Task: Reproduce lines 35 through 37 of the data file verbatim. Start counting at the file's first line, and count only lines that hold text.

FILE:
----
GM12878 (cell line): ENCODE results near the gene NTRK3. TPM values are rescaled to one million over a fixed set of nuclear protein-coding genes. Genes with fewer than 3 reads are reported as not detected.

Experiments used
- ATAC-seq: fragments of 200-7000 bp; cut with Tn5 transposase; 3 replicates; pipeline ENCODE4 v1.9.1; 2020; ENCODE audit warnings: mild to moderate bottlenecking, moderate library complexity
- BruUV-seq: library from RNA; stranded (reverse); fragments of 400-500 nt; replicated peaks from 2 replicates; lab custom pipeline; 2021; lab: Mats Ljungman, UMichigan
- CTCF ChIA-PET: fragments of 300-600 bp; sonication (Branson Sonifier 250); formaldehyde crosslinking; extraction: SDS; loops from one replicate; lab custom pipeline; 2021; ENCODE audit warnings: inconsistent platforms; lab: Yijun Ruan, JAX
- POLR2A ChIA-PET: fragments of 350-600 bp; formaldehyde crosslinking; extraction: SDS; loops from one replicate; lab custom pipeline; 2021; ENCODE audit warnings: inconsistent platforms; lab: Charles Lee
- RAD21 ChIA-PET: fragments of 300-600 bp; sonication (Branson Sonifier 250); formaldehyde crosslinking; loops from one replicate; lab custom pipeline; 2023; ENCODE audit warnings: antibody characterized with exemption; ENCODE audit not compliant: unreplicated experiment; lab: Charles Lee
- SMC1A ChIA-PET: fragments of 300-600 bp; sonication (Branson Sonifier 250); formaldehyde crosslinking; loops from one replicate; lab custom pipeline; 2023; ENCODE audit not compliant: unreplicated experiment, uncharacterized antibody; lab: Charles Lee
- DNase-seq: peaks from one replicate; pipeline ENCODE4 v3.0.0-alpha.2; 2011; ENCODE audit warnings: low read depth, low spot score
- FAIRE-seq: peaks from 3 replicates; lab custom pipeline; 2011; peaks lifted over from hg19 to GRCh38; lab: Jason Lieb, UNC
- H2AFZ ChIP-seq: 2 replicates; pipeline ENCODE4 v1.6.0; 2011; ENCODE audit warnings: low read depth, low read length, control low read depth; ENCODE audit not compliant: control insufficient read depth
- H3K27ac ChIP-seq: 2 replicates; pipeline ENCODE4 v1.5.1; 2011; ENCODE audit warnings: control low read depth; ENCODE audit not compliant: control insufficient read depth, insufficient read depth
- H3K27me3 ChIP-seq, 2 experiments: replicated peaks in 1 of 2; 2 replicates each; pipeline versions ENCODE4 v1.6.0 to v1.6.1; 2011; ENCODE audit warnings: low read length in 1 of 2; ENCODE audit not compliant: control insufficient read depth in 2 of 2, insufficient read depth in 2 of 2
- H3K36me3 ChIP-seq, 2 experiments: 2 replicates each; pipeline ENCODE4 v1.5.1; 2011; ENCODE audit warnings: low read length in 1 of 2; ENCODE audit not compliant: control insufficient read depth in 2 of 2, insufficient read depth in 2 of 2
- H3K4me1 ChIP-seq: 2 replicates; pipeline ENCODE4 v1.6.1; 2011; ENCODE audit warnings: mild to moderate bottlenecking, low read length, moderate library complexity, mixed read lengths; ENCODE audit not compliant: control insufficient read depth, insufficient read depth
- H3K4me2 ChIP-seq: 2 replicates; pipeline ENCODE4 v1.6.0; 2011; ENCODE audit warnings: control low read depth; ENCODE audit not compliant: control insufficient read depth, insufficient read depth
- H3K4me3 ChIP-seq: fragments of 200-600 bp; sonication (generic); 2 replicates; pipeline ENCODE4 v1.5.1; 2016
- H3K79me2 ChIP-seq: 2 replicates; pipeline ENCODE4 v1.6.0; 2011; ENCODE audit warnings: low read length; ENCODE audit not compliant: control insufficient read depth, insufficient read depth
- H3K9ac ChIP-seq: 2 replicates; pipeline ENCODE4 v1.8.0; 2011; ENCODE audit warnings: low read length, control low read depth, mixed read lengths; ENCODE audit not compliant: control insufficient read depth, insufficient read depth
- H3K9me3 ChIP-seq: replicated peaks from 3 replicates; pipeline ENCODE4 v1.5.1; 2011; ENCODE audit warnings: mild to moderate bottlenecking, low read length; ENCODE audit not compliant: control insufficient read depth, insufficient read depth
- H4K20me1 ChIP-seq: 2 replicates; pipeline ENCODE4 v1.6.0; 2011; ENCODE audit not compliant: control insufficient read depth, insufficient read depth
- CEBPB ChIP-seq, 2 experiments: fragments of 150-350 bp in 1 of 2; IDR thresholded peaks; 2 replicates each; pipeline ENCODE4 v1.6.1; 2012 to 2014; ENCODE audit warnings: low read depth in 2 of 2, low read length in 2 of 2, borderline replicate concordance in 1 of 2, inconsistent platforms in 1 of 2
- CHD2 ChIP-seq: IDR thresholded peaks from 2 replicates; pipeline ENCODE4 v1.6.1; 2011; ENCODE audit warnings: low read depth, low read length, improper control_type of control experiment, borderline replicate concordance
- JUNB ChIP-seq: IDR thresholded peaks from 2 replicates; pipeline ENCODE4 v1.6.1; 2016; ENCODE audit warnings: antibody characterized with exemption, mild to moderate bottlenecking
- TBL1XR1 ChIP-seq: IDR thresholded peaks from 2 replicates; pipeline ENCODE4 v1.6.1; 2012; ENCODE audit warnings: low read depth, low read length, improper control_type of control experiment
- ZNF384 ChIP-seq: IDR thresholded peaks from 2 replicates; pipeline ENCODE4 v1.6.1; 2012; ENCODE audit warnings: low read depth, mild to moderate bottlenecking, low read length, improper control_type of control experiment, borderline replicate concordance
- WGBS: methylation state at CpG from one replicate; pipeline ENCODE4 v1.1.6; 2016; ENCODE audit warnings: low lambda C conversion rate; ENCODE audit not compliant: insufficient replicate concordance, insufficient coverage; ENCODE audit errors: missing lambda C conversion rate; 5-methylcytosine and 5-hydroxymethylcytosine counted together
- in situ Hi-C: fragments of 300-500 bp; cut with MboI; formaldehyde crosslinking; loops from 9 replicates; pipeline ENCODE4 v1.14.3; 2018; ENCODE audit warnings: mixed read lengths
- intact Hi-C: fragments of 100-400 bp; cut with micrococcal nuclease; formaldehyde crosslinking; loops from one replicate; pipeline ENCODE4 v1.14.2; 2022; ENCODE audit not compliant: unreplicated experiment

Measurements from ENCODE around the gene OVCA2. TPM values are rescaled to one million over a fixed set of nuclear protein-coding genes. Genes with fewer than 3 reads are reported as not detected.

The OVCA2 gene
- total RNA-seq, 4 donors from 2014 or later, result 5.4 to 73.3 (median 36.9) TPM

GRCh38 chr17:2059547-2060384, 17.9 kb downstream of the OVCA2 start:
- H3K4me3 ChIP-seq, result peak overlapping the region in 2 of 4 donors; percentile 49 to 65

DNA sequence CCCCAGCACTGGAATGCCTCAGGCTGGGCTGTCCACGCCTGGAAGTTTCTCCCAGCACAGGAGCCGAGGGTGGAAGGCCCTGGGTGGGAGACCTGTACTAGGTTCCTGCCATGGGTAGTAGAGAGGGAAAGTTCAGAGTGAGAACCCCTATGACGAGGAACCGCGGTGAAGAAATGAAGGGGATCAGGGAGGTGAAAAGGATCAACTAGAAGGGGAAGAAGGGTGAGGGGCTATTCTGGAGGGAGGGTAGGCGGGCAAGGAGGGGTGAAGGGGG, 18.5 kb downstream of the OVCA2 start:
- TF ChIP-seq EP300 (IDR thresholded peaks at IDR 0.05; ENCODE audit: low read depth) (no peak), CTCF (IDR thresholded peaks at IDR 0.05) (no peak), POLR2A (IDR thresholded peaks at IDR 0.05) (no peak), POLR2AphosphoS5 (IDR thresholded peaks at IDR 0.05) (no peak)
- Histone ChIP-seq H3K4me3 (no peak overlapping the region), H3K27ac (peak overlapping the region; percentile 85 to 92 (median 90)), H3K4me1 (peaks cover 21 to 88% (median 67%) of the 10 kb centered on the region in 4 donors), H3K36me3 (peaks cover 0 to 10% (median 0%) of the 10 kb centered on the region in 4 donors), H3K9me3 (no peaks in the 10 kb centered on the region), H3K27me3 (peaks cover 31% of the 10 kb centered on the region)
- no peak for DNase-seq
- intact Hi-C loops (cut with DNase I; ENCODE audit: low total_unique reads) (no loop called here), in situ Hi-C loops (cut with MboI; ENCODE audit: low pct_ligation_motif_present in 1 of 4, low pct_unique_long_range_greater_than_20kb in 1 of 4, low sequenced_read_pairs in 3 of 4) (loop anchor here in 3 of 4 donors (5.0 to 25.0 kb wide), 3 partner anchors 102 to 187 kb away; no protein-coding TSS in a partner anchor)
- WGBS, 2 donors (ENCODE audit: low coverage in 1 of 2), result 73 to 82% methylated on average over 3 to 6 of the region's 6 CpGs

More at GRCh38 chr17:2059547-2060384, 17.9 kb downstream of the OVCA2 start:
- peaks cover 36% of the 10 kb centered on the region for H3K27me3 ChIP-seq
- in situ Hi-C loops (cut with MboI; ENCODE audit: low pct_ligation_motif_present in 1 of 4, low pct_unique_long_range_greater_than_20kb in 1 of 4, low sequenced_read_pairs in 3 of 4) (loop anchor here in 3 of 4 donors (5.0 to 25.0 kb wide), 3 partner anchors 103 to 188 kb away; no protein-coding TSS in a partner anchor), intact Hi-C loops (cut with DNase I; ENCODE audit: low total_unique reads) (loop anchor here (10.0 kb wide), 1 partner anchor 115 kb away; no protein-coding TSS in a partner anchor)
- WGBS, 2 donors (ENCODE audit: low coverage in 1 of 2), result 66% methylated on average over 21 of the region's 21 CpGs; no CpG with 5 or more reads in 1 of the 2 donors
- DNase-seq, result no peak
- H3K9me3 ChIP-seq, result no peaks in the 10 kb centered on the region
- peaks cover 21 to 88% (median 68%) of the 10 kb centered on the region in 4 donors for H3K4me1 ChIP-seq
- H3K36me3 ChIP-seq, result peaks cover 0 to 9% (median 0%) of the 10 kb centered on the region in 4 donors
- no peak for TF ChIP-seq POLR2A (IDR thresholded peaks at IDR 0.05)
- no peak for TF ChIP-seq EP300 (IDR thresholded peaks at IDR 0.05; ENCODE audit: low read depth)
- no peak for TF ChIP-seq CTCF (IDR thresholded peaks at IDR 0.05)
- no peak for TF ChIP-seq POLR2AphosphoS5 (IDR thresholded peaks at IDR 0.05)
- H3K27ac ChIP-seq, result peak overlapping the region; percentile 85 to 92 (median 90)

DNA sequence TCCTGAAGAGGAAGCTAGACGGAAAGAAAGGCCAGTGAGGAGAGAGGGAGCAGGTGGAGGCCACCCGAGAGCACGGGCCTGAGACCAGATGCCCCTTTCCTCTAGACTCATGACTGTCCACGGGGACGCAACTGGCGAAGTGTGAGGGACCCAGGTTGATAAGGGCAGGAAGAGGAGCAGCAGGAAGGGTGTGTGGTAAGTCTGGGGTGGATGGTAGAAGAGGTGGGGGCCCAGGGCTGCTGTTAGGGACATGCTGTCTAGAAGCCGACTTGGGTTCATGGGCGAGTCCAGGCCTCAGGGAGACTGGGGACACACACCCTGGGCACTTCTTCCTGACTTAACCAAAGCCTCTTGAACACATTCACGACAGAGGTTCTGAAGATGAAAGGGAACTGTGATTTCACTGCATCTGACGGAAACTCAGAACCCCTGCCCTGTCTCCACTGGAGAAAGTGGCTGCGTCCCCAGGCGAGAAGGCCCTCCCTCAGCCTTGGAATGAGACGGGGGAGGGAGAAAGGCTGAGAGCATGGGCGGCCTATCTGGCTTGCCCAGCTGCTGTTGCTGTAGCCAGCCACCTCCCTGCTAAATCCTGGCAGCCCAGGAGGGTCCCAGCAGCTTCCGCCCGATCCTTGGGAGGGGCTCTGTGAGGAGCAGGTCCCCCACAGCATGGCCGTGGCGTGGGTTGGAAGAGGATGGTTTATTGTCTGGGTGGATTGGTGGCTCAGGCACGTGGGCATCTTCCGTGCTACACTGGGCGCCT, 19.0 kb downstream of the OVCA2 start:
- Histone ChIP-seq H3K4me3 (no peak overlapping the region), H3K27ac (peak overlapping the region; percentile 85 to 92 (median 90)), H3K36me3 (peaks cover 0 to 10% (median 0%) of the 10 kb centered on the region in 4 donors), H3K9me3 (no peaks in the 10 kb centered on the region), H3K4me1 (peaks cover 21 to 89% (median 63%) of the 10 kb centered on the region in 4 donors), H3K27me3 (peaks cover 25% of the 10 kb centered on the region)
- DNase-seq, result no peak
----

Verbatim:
DNA sequence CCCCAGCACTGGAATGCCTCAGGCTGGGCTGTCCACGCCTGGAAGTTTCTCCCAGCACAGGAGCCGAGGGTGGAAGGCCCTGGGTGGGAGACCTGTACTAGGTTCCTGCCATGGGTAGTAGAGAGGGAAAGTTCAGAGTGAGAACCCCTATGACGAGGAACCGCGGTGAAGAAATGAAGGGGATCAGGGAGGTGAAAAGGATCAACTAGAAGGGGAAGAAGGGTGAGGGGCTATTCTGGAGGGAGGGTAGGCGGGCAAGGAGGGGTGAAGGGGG, 18.5 kb downstream of the OVCA2 start:
- TF ChIP-seq EP300 (IDR thresholded peaks at IDR 0.05; ENCODE audit: low read depth) (no peak), CTCF (IDR thresholded peaks at IDR 0.05) (no peak), POLR2A (IDR thresholded peaks at IDR 0.05) (no peak), POLR2AphosphoS5 (IDR thresholded peaks at IDR 0.05) (no peak)
- Histone ChIP-seq H3K4me3 (no peak overlapping the region), H3K27ac (peak overlapping the region; percentile 85 to 92 (median 90)), H3K4me1 (peaks cover 21 to 88% (median 67%) of the 10 kb centered on the region in 4 donors), H3K36me3 (peaks cover 0 to 10% (median 0%) of the 10 kb centered on the region in 4 donors), H3K9me3 (no peaks in the 10 kb centered on the region), H3K27me3 (peaks cover 31% of the 10 kb centered on the region)